What’s Happening in Your Body PAD is caused by a build-up of fatty deposits, or plaque (called atherosclerosis), inside the arteries that carry blood from the heart to other parts of the body. When arteries become partly or completely blocked with plaque, the flow of blood is restricted, which interferes with the delivery of oxygen and nutrients that your muscles and organs need to work properly. When you walk, climb stairs, play tennis, or are physically active in any way, your muscles and organs require even more blood that usual. When the muscle can’t get more blood due to the blockage of the arteries from PAD, the muscles are in pain.

    Causes of Renal (Kidney) Artery Disease

    The renal arteries supply blood to the kidneys. They branch from the main artery that carries blood from the heart to the lower body. Before reaching the kidneys, each renal (kidney) artery divides into four or five branches. Renal (kidney) artery disease (RAS) occurs when blood flow to one or both kidneys is restricted or blocked as a result of atherosclerosis, the buildup of plaque in the arteries. When blood flow to the kidneys is restricted or blocked by atherosclerosis in the renal arteries, the kidneys are deprived of the nutrients and oxygen they need to function.

    Diagnosing Leg Vein Problems

    If you have pain and discomfort in your legs or you are risk for leg vein problems, track your symptoms on the SecondsCount Leg Vein Symptoms Log and share it with your doctor.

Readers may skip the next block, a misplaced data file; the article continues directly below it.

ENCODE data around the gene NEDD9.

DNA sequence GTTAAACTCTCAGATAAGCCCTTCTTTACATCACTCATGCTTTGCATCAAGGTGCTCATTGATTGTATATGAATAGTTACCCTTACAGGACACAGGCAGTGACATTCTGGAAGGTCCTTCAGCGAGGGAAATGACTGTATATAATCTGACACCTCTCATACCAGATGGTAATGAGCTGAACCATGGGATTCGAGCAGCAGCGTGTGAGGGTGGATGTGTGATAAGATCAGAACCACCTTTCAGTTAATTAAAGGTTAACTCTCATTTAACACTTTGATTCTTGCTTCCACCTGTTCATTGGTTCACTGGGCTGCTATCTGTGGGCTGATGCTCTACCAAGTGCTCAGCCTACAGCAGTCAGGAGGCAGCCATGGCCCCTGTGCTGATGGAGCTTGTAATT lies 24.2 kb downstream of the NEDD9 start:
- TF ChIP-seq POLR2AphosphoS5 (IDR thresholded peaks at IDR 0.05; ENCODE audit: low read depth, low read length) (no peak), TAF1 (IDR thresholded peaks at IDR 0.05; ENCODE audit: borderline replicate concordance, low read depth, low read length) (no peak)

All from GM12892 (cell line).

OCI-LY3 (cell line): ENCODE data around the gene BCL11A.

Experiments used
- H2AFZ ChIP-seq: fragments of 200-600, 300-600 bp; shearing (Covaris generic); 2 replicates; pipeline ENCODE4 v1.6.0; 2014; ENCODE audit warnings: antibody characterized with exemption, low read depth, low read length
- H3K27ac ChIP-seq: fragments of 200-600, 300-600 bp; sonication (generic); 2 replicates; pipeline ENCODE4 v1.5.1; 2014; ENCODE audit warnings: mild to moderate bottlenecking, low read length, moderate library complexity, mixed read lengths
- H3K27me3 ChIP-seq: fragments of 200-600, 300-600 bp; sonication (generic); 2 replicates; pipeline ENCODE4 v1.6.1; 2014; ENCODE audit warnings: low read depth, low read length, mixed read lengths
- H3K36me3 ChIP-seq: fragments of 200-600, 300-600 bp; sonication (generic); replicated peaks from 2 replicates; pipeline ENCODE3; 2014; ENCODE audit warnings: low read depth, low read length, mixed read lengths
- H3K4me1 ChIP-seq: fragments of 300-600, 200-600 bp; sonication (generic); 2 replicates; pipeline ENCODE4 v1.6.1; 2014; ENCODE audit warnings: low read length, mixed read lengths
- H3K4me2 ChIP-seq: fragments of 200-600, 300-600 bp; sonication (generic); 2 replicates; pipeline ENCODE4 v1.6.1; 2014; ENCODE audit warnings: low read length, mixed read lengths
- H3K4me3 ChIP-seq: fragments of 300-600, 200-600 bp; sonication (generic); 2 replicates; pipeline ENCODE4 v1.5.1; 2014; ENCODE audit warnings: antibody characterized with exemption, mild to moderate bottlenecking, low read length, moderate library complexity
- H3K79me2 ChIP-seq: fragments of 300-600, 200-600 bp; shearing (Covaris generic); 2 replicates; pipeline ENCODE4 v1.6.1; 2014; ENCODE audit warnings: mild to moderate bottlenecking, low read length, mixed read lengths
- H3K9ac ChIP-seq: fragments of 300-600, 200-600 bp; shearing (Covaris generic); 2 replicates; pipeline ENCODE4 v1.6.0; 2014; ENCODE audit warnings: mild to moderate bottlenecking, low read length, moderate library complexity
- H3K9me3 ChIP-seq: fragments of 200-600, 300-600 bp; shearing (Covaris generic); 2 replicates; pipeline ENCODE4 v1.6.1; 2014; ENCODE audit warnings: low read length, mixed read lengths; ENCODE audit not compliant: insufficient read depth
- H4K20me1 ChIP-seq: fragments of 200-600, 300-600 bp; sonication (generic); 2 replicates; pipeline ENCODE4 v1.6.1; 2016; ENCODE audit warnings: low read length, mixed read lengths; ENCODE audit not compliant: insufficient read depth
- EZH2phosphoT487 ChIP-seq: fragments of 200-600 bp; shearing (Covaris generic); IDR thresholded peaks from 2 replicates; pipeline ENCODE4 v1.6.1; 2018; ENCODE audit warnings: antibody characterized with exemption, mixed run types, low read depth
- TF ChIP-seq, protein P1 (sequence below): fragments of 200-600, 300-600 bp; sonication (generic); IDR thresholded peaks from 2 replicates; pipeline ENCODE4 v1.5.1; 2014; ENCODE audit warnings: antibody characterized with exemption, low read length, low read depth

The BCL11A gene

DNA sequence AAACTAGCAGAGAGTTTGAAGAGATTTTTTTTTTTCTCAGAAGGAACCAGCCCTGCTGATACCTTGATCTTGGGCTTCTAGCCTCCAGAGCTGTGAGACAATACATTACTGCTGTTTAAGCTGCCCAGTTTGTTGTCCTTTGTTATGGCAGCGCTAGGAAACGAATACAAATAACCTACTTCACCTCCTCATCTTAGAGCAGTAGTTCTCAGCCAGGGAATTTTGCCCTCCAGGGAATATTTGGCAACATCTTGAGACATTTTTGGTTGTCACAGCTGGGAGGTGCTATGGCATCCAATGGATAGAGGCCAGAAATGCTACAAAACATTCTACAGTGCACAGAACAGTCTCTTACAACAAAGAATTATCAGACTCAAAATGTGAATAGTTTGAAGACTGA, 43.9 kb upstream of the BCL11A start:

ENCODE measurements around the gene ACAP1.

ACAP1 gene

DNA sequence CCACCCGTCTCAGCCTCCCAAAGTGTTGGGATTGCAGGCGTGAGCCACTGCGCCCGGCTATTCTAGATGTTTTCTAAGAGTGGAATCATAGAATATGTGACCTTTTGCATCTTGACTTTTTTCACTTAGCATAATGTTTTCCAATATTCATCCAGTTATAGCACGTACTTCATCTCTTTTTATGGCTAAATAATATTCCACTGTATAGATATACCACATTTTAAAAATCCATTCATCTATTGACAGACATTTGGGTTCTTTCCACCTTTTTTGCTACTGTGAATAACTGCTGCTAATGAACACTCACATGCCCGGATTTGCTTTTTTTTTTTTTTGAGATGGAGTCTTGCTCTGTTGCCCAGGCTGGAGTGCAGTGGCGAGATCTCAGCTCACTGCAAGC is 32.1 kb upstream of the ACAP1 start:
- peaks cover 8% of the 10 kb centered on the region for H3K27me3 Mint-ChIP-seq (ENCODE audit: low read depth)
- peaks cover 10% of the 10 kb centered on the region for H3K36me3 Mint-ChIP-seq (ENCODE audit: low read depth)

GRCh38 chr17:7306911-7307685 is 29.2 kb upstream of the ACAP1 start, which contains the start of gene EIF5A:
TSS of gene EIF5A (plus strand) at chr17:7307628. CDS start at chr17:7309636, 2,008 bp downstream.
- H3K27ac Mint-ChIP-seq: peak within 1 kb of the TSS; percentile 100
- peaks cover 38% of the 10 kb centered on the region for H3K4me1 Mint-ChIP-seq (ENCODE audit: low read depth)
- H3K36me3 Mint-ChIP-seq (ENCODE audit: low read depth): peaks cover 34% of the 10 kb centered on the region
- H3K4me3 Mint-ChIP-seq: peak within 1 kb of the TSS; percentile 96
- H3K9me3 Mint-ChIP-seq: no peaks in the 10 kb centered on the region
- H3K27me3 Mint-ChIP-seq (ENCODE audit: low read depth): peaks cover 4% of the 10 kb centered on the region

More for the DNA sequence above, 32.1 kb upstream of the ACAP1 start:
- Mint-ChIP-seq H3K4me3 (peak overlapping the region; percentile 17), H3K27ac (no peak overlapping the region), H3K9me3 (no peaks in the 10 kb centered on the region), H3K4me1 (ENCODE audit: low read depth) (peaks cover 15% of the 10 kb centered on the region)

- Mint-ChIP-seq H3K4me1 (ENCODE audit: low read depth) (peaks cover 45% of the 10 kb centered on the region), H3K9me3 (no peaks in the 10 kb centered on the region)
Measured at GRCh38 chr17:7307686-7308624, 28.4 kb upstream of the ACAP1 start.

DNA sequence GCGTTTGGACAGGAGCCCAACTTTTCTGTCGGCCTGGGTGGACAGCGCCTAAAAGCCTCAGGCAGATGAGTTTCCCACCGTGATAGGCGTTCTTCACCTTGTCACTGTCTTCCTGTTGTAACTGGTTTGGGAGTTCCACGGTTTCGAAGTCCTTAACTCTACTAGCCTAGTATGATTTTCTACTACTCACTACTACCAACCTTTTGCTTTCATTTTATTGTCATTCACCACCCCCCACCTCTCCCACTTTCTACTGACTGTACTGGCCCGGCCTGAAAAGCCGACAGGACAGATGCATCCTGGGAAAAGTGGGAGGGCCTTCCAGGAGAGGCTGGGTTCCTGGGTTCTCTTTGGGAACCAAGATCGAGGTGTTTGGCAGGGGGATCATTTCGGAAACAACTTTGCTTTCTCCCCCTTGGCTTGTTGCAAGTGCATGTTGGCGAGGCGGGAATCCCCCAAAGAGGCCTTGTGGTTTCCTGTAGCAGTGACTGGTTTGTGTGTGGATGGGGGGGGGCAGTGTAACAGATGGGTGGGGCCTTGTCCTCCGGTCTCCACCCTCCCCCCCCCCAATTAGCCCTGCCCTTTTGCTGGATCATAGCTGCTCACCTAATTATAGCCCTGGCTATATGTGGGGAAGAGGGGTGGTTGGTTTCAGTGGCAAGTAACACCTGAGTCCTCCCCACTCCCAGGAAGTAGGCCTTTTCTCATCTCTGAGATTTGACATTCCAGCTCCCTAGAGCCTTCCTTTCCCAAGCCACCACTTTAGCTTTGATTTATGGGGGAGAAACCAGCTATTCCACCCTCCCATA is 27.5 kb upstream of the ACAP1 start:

Diagnosing Peripheral Artery Disease (PAD)

    To diagnose peripheral artery disease - blockages in the arteries leading to your legs, feet, or arms - your physician may ask you about your medical history, if you have a history of heart disease in your family, and questions that can determine if your lifestyle increases your risk. He or she will also ask about your symptoms, such as pain or heaviness in your legs muscles during exercise. If your doctor suspects you have PAD, he or she will recommend tests to verify the diagnosis.

    Diagnosing Renal (Kidney) Artery Disease

    Early diagnosis and treatment of renal artery disease can help prevent high blood pressure and lower your risk for kidney failure, heart attack and stroke. To diagnose renal artery disease your physician may ask you about your personal and family medical history, as well as questions to see if your lifestyle may put you at risk. After performing a physical exam, your physician will recommend tests if he or she thinks you may have renal artery disease.

    Five Things You Need to Know About Peripheral Artery Disease

    More than 10 million Americans suffer from peripheral artery disease (PAD), and yet many people don't know what it is or how to treat it. If left untreated, the disease that causes PAD (atherosclerosis) can cause serious and even life-threatening complications, including gangrene, heart attack, and stroke.

    Help for Varicose Veins and Spider Veins: Knowing Your Options

    With very little attention from us, healthy veins work hard to keep us alive and kicking. They perform one of many critical functions of the cardiovascular system, specifically, returning blood to the heart to get the oxygen and nutrients the body needs. For many of us, it’s only when something goes wrong with our veins—especially if it causes us pain or embarrassment—that we appreciate how important veins are to our health.

    Is My Leg Vein Problem Cosmetic or Medical?

    Leg vein problems, such as varicose veins and spider veins, may not put your life in danger, but they can be very painful. You might also feel embarrassed by the way they look. Have you given up swimming and wearing shorts because you think people are staring the twisted, bulging, purple veins on your calf?